As agitated SP member Abu Asim Azmi and his party colleagues tried to snatch the Bill copy from [elderly male Law Minister] HR Bhardwaj, Congress members intervened and Renuka Chaudhary, then the Women and Child Development Minister, repulsed the attempts by pushing Azmi away.
Expecting trouble, Bharadwaj was seated in the middle row of the treasury benches flanked by two women ministers – Kumari Selja and Ambika Soni. On top of it, Congress women Parliamentarians Jayanti Natarajan and Alka Balram Kshatriya guarded Bharadwaj from SP members who had taken the position for the go.
Massive respect to Indian female legislators! They were literally putting their bodies between the opposition and the bill, and physically defending a male ally. President of the majority Congress Party, Sonia Gandhi, told the Hindustan Times that the government took “a huge risk” bringing the bill to the floor again, but that “politics is always full of risks. There will be impact one side or the other but the larger picture of women empowerment has to be taken in mind.” (Sonia Gandhi is the Italian-born widow of Prime Minister Rajiv Gandhi, and daughter-in-law of Prime Minister Indira Nehru Gandhi).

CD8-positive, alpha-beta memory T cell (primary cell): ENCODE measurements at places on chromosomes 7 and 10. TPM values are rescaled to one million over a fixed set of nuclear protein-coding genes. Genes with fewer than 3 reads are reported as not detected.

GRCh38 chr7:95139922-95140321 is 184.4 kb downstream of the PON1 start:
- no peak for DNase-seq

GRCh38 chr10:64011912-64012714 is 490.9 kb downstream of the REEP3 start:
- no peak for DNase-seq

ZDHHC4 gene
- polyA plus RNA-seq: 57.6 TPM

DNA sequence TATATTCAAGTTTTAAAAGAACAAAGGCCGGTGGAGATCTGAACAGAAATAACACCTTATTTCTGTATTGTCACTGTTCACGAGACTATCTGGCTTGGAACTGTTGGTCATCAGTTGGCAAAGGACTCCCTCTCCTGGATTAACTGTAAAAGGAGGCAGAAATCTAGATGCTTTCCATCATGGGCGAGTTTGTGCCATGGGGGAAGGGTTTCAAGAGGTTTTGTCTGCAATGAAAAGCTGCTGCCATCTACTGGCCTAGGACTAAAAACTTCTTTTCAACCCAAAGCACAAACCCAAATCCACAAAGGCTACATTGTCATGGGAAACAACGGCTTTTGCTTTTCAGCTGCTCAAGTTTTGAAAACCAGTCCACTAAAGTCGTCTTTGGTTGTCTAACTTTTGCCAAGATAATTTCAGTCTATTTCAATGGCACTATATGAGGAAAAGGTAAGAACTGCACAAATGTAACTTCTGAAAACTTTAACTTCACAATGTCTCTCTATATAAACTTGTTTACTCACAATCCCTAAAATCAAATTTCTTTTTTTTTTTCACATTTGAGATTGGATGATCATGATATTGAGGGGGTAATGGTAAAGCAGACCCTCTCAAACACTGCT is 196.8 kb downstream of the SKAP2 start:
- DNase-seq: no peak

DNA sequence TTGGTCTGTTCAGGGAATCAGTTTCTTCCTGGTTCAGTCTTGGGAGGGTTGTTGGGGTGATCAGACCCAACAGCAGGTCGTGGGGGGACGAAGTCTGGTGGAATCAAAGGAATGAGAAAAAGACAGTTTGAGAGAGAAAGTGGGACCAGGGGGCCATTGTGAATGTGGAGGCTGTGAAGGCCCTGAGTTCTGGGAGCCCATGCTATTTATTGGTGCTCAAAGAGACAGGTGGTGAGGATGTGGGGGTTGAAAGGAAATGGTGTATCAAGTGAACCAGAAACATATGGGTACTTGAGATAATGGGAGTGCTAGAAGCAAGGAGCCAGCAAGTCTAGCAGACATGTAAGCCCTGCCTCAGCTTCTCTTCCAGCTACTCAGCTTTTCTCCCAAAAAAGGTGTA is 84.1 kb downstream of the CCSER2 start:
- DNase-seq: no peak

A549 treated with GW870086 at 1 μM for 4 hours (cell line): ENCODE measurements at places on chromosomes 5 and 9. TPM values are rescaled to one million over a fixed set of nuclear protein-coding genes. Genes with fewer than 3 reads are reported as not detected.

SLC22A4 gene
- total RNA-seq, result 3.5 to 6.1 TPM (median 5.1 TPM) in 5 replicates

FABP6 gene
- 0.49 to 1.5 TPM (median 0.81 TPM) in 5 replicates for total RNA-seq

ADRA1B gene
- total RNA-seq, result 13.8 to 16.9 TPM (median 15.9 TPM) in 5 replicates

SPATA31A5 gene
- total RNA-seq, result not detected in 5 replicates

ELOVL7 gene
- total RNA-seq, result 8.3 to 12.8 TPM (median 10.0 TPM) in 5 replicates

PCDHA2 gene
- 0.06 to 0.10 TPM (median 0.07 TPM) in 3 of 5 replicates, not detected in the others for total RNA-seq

This is not the first time things have gotten physical–or ridiculous–during repeated previous attempts to pass the bill. In a recent article “The 14 Year Journey of Women“, the Times of India noted:
Snatching of papers from presiding officers and Ministers and scuffles became a familiar scene each time the Bill made its way to Parliament before it was aborted.
The opposition to the Bill had its own share of lows when JD(U) veteran Sharad Yadav, a critic of the legislation asked in June 1997, “Do you think these women with short hair can speak for women, for our women…”
It looks like all women, regardless of hairstyle, will have their day, though. Having passed through the Rajya Sabha (the upper house of Parliament), chances are good that the Women’s Reservation Bill will now be passed in the lower house, the Lok Sabha.